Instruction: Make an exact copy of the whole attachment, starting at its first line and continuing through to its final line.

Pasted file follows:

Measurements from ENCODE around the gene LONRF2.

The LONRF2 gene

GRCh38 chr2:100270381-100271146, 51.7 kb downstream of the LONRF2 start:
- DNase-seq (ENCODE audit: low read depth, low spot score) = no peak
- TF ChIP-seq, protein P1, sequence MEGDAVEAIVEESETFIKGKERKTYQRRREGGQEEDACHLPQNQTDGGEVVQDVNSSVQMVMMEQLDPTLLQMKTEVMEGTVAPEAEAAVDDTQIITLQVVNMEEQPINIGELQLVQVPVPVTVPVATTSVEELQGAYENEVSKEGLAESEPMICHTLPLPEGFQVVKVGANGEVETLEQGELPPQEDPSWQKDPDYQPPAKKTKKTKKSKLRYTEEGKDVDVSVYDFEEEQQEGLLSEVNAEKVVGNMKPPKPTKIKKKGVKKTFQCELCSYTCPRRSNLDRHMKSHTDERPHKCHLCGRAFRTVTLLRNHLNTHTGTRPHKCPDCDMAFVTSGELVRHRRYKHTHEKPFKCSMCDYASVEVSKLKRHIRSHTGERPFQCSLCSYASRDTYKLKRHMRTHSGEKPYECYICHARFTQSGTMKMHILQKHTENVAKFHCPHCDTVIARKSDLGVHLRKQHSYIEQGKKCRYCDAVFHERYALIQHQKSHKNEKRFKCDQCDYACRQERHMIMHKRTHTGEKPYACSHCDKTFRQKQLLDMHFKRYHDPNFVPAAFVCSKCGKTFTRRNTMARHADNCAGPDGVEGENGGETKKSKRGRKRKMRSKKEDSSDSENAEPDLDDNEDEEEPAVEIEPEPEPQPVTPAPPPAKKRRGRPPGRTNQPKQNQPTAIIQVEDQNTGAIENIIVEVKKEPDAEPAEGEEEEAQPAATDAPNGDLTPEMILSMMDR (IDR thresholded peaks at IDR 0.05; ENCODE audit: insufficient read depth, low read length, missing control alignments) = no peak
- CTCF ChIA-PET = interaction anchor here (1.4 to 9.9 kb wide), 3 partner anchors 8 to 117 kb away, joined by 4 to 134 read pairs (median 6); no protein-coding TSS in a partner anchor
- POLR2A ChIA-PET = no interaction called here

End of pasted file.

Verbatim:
Measurements from ENCODE around the gene LONRF2.

The LONRF2 gene

GRCh38 chr2:100270381-100271146, 51.7 kb downstream of the LONRF2 start:
- DNase-seq (ENCODE audit: low read depth, low spot score) = no peak
- TF ChIP-seq, protein P1, sequence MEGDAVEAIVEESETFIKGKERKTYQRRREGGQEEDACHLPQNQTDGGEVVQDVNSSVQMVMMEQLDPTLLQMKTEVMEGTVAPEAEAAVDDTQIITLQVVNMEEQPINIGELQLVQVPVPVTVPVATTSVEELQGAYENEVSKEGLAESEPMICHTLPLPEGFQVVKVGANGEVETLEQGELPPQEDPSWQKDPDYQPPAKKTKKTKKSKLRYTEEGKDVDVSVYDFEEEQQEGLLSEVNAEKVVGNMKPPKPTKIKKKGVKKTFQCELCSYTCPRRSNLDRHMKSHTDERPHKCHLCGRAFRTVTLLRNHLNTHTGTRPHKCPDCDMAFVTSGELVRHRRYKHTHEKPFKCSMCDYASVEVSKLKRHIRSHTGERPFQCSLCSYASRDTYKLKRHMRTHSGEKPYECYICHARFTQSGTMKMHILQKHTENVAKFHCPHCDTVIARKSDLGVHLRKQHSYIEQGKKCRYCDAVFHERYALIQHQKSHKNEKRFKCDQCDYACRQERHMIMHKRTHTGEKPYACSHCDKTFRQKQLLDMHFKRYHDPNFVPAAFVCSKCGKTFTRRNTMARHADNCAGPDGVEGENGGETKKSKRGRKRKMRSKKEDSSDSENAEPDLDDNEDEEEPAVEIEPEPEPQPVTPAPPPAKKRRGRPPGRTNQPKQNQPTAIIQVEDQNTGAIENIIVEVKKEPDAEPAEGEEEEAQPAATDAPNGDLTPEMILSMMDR (IDR thresholded peaks at IDR 0.05; ENCODE audit: insufficient read depth, low read length, missing control alignments) = no peak
- CTCF ChIA-PET = interaction anchor here (1.4 to 9.9 kb wide), 3 partner anchors 8 to 117 kb away, joined by 4 to 134 read pairs (median 6); no protein-coding TSS in a partner anchor
- POLR2A ChIA-PET = no interaction called here